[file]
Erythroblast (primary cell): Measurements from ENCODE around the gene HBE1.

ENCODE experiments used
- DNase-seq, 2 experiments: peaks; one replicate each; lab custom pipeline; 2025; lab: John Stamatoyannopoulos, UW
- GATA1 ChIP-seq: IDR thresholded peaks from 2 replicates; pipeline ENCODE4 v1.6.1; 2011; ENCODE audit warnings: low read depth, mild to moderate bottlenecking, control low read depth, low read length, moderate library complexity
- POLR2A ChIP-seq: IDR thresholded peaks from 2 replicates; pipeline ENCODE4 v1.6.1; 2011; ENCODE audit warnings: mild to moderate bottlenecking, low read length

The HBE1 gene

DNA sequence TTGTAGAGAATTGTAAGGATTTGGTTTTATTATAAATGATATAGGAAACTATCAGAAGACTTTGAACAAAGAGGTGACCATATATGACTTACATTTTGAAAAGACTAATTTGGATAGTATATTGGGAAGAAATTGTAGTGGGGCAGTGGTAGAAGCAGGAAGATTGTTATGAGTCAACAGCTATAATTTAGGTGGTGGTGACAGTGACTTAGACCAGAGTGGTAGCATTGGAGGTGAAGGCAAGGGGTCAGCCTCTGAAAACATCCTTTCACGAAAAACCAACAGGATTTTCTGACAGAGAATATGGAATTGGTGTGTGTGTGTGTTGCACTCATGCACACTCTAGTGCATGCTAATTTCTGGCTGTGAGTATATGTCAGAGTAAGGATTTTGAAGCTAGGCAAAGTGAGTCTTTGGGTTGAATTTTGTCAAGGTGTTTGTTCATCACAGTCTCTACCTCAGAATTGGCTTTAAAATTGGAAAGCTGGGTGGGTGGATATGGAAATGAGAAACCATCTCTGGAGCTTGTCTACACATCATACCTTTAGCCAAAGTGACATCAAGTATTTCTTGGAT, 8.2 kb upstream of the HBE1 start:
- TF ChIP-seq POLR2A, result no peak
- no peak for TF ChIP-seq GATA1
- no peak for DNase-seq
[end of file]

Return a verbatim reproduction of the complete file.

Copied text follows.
Erythroblast (primary cell): Measurements from ENCODE around the gene HBE1.

ENCODE experiments used
- DNase-seq, 2 experiments: peaks; one replicate each; lab custom pipeline; 2025; lab: John Stamatoyannopoulos, UW
- GATA1 ChIP-seq: IDR thresholded peaks from 2 replicates; pipeline ENCODE4 v1.6.1; 2011; ENCODE audit warnings: low read depth, mild to moderate bottlenecking, control low read depth, low read length, moderate library complexity
- POLR2A ChIP-seq: IDR thresholded peaks from 2 replicates; pipeline ENCODE4 v1.6.1; 2011; ENCODE audit warnings: mild to moderate bottlenecking, low read length

The HBE1 gene

DNA sequence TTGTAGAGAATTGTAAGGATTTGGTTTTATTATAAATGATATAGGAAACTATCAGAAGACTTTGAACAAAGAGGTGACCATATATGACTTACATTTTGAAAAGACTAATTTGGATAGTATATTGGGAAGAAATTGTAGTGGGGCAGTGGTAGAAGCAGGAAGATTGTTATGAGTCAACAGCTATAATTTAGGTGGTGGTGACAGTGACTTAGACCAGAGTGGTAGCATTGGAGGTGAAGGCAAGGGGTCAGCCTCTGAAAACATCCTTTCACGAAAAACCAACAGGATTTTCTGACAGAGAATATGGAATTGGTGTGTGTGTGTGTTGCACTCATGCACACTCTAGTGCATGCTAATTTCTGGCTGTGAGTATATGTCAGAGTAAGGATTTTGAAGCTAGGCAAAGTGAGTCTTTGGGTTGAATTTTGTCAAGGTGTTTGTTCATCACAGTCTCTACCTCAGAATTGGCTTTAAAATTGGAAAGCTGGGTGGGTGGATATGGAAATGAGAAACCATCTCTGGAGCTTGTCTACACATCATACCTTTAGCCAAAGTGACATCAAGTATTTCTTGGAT, 8.2 kb upstream of the HBE1 start:
- TF ChIP-seq POLR2A, result no peak
- no peak for TF ChIP-seq GATA1
- no peak for DNase-seq